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UW, State Department of Corrections Receive National Award

August 7, 2017

Wyoming Pathways from Prison (WPfP), a collaborative program involving University of Wyoming faculty, staff, and students and the Wyoming Department of Corrections that provides educational opportunities to incarcerated persons, has received national attention.

Betty Abbott, Wyoming Department of Corrections education programs manager, recently accepted the Austin MacCormick Award, an honor that recognizes best practices in correctional education that can be replicated nationwide. UW Gender and Women’s Studies Program Associate Professor Susan Dewey co-presented with Abbott on their ongoing work, where the award was presented at the annual Correctional Education Association Conference in San Antonio, Texas.

Dewey says their presentation was received with “much interest and fanfare.”

“I am so proud that this collaboration between the Wyoming Department of Corrections has been nationally recognized for its innovative spirit and hard work in developing WPfP. We are now a model for university-corrections partnerships nationwide,” Dewey says.

WPfP, co-coordinated by Dewey, Katy Brock, Rhett Epler and Alec Muthig, and in consultation with Abbott and other Wyoming Department of Corrections staff, is a transdisciplinary and transprofessional statewide program that promotes higher education and helps develop life skills for currently and formerly incarcerated persons in the state.

“Since summer 2016, WPfP has consistently offered high-quality college courses at no cost to incarcerated women and men, and will continue to grow,” Dewey says. “Wyoming Pathways from Prison maintains a strong partnership with the Wyoming Department of Corrections.”

Dewey is a public anthropologist whose research focuses on the intersections between violence and the feminization of poverty in women’s criminal justice system involvement. 

The program stemmed from a research project that was developed in 2014 through August 2015. Leading the project were UW Gender and Women’s Studies Program Professors Dewey and Cathy Connolly, former UW Professor Bonnie Zare and Rhett Epler, UW marketing graduate student.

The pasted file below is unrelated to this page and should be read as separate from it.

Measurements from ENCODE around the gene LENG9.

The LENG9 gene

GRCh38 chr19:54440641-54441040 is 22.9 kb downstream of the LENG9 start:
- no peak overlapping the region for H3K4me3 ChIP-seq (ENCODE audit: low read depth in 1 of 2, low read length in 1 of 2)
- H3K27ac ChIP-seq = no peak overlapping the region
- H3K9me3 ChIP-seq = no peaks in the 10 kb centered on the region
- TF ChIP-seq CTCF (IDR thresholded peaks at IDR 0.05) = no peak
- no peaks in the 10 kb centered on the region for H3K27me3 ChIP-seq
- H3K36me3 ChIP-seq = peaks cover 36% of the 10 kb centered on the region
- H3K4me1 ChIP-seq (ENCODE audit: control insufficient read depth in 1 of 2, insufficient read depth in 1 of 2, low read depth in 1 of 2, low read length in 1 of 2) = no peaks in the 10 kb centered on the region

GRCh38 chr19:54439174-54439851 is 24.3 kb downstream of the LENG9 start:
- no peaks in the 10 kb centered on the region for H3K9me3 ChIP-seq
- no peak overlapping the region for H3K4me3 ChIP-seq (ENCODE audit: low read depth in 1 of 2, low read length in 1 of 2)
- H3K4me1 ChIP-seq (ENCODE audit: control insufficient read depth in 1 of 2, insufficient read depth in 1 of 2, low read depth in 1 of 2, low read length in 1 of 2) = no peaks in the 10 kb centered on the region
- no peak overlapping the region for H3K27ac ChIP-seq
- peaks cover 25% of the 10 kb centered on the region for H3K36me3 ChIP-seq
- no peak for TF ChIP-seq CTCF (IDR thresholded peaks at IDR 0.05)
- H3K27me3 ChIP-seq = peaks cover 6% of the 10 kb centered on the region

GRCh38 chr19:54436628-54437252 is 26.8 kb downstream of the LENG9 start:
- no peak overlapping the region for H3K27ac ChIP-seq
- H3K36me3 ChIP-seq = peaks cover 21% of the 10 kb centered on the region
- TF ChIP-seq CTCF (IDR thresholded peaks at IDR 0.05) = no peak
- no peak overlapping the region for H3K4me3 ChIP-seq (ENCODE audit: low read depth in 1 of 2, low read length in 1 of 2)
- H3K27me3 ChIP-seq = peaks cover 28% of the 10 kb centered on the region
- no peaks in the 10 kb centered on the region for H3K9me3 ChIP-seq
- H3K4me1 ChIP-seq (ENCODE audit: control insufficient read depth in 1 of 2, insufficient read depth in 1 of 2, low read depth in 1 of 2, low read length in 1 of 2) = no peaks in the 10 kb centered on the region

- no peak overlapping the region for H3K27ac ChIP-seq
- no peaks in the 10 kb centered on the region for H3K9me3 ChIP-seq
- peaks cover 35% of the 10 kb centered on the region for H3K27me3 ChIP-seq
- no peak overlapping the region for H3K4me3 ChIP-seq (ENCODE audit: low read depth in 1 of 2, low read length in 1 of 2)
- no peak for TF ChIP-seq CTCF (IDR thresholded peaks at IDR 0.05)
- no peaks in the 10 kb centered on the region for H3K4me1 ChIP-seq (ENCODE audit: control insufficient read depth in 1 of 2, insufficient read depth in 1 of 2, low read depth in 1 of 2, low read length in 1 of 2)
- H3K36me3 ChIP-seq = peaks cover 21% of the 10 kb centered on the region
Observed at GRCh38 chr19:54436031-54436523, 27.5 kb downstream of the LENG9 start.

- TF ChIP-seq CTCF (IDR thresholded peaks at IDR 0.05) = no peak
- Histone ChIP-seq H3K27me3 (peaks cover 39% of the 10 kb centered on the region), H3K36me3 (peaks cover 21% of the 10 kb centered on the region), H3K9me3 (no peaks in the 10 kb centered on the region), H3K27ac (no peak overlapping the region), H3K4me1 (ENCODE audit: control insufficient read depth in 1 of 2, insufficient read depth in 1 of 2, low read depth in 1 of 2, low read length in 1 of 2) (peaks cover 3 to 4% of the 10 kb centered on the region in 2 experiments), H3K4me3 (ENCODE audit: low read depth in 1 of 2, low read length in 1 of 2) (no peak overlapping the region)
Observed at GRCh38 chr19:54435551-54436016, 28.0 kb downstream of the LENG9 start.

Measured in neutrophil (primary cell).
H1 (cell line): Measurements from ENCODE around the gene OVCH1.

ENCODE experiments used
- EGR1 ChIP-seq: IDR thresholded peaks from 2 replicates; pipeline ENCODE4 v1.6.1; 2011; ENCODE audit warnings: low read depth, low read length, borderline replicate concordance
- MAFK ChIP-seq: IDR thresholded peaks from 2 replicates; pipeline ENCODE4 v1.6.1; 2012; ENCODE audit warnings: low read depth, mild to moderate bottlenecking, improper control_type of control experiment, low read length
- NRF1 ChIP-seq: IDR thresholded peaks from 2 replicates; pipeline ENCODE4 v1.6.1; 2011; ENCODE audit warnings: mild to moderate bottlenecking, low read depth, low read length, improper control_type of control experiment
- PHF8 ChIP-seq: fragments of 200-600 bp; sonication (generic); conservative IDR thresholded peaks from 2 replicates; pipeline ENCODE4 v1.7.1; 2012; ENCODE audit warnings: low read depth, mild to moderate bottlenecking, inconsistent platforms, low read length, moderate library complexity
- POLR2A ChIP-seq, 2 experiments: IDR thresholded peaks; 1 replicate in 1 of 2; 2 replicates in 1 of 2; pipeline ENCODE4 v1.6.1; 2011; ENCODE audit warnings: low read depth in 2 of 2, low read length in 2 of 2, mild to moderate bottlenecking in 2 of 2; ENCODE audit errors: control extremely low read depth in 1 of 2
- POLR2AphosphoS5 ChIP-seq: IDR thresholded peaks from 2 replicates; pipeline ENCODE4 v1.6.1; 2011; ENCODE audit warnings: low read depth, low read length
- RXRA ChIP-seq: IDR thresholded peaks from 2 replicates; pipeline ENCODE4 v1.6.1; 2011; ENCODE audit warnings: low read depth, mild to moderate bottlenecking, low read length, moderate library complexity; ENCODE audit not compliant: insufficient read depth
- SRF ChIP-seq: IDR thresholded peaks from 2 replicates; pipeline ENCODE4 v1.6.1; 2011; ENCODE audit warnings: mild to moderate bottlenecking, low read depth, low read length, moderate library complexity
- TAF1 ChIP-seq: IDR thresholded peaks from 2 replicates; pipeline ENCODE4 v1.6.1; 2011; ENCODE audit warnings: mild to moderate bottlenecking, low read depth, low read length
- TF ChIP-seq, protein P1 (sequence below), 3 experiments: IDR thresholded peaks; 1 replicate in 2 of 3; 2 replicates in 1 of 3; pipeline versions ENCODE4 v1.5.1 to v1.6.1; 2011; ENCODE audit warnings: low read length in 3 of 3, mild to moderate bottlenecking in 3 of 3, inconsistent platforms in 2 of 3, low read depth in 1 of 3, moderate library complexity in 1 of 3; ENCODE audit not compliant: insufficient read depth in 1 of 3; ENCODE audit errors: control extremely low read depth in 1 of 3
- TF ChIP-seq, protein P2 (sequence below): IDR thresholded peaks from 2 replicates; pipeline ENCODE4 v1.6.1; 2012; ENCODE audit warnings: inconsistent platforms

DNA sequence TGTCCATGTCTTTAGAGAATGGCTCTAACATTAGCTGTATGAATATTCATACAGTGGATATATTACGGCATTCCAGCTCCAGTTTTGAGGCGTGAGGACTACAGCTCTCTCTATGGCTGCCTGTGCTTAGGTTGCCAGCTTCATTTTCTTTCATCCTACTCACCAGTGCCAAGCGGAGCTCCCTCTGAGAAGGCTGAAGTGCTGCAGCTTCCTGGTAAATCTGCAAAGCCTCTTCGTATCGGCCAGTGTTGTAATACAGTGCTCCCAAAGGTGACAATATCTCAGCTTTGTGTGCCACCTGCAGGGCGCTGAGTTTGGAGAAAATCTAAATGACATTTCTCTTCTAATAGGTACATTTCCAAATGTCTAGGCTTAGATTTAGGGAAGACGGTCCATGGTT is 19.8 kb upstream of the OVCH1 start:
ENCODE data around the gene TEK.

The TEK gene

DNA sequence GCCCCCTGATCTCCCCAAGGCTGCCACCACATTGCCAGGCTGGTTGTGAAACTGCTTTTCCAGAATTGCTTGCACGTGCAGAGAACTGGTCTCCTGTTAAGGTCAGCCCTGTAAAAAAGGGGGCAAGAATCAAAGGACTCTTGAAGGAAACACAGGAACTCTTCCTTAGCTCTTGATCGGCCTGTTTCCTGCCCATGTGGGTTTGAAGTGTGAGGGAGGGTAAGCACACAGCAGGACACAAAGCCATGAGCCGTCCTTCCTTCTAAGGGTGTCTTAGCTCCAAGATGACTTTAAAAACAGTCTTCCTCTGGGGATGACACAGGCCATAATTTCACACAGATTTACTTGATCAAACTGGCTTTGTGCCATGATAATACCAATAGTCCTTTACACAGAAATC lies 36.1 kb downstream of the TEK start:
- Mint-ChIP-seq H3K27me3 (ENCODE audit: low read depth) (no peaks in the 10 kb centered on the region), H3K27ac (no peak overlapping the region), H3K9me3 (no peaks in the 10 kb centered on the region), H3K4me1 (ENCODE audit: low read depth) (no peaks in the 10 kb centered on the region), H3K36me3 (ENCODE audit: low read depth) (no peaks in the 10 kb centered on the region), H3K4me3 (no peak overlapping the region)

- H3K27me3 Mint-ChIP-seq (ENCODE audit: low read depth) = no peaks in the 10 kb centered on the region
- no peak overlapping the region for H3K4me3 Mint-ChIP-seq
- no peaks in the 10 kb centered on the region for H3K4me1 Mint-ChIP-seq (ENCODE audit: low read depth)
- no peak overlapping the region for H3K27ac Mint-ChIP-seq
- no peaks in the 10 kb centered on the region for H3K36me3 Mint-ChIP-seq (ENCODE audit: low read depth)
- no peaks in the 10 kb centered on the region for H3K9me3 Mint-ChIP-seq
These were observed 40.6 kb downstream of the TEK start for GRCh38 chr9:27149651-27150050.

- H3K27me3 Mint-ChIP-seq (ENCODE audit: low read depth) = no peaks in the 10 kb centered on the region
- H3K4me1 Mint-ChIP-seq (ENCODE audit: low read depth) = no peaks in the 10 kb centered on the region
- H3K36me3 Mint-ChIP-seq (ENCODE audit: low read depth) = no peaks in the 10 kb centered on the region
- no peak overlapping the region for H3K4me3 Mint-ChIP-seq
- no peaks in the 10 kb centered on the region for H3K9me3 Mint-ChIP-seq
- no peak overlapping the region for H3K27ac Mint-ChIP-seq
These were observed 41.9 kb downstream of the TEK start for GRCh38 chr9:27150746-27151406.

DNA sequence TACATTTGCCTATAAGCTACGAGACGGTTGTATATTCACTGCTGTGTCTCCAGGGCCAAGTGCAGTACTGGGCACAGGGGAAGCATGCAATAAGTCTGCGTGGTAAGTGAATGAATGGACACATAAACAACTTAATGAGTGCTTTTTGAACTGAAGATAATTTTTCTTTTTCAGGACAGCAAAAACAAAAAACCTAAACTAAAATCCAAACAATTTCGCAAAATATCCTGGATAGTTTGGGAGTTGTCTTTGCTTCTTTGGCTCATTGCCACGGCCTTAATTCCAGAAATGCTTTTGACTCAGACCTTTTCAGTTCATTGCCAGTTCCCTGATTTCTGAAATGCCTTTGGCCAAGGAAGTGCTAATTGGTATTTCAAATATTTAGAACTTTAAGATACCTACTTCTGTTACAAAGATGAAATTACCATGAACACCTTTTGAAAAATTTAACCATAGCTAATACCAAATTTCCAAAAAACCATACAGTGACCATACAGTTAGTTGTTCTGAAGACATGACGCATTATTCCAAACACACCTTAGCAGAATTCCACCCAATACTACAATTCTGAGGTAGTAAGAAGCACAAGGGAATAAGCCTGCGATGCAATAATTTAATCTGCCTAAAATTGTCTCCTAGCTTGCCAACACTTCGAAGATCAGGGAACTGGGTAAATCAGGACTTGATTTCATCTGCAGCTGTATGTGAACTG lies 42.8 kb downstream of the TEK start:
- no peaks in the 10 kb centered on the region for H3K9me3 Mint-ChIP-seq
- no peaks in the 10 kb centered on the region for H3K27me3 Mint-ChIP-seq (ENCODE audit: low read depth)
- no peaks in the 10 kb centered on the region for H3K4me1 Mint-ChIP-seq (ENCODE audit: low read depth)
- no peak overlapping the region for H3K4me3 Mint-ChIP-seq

Team members conducted in-depth, semistructured interviews with 71 women currently and formerly incarcerated in Wyoming. Their work indicated great potential for success in providing increased educational opportunities to incarcerated women, Dewey says.

UW provides a regular rotation of faculty, staff and supervised students to teach at multiple state correctional facilities through in-person and remote instruction conducted via technology.

WPfP has had a successful peer tutoring initiative, Dewey says. The foundation of the peer tutoring program is to provide educational mentorship within the incarcerated population, while assisting to increase their individual literacy skills, family literacy skills, communication skills and relationship skills, which will transfer to higher academic achievement, employability and social confidence. The peer tutoring program was led by Brock, a UW doctoral student whose work focuses on providing educational opportunities for underserved and diverse populations. To date, 29 women in the Wyoming Women’s Center (WWC), in Lusk, have been trained as peer tutors.

In the spring of 2017, Brock also taught a successful course at WWC, titled “Women in Society.” The course was designed to explore the social and familial roles of American women, and how those roles have evolved over time.

This fall, Brock will lead WPfP’s first for-credit class at the Wyoming Medium Correctional Institution in Torrington. The class, “Survival: What Lies Within,” is designed to help students understand that, while surviving physically in the wilderness or unforeseen circumstances is a fantastic feat, surviving life emotionally and mentally in everyday life is equally as impressive, Brock says.

The program co-coordinator, Muthig, a UW Information Technology training program manager, is assisting with expanding remote teaching technologies into Wyoming correctional facilities and developing infrastructure to foster continued growth of the program.

He collaborated with members of UW’s Department of Philosophy this summer to co-teach a successful stoicism program to 33 incarcerated men at the Wyoming Honor Conservation Camp and Wyoming Boot Camp facilities.

Since the inception of the program, WPfP has offered six college credit courses, with all courses having many more applicants than can be accommodated. Since the summer of 2016, 172 college credits have been earned by women living in the Wyoming Women’s Center, Brock says.

Dewey and Epler also helped organize the 2016 National Conference on Higher Education in Prison held in Nashville, Tenn.

For more information about WPfP, visit the website at www.uwyo.edu/wpfp/ or email Dewey at sdewey3@uwyo.edu.


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Chad Baldwin

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